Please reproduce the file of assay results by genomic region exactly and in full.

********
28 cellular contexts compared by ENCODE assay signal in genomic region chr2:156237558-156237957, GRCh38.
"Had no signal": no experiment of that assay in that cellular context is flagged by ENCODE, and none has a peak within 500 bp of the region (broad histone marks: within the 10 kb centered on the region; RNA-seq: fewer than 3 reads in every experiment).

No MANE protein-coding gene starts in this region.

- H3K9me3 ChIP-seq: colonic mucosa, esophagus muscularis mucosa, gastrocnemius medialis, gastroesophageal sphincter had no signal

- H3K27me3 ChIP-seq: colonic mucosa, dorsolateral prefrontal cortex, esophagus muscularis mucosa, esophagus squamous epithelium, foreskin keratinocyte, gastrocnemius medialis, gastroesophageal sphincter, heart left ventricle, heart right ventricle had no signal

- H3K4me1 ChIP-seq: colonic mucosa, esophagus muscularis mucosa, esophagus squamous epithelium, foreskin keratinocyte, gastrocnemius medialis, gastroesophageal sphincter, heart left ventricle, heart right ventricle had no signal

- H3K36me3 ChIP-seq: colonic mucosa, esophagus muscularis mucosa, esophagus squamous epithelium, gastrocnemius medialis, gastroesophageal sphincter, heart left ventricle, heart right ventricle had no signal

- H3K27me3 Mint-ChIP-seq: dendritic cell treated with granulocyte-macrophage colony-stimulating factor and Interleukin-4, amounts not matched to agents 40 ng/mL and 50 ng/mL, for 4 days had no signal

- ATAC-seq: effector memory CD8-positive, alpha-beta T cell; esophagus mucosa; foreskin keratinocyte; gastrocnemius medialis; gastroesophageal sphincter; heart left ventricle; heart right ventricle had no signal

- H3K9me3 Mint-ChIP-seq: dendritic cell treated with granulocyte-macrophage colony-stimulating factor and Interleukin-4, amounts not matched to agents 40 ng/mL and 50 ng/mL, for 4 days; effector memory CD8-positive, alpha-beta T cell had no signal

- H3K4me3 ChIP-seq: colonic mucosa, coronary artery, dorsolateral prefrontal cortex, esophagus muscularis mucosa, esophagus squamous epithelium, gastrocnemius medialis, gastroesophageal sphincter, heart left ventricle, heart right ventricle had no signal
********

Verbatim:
28 cellular contexts compared by ENCODE assay signal in genomic region chr2:156237558-156237957, GRCh38.
"Had no signal": no experiment of that assay in that cellular context is flagged by ENCODE, and none has a peak within 500 bp of the region (broad histone marks: within the 10 kb centered on the region; RNA-seq: fewer than 3 reads in every experiment).

No MANE protein-coding gene starts in this region.

- H3K9me3 ChIP-seq: colonic mucosa, esophagus muscularis mucosa, gastrocnemius medialis, gastroesophageal sphincter had no signal

- H3K27me3 ChIP-seq: colonic mucosa, dorsolateral prefrontal cortex, esophagus muscularis mucosa, esophagus squamous epithelium, foreskin keratinocyte, gastrocnemius medialis, gastroesophageal sphincter, heart left ventricle, heart right ventricle had no signal

- H3K4me1 ChIP-seq: colonic mucosa, esophagus muscularis mucosa, esophagus squamous epithelium, foreskin keratinocyte, gastrocnemius medialis, gastroesophageal sphincter, heart left ventricle, heart right ventricle had no signal

- H3K36me3 ChIP-seq: colonic mucosa, esophagus muscularis mucosa, esophagus squamous epithelium, gastrocnemius medialis, gastroesophageal sphincter, heart left ventricle, heart right ventricle had no signal

- H3K27me3 Mint-ChIP-seq: dendritic cell treated with granulocyte-macrophage colony-stimulating factor and Interleukin-4, amounts not matched to agents 40 ng/mL and 50 ng/mL, for 4 days had no signal

- ATAC-seq: effector memory CD8-positive, alpha-beta T cell; esophagus mucosa; foreskin keratinocyte; gastrocnemius medialis; gastroesophageal sphincter; heart left ventricle; heart right ventricle had no signal

- H3K9me3 Mint-ChIP-seq: dendritic cell treated with granulocyte-macrophage colony-stimulating factor and Interleukin-4, amounts not matched to agents 40 ng/mL and 50 ng/mL, for 4 days; effector memory CD8-positive, alpha-beta T cell had no signal

- H3K4me3 ChIP-seq: colonic mucosa, coronary artery, dorsolateral prefrontal cortex, esophagus muscularis mucosa, esophagus squamous epithelium, gastrocnemius medialis, gastroesophageal sphincter, heart left ventricle, heart right ventricle had no signal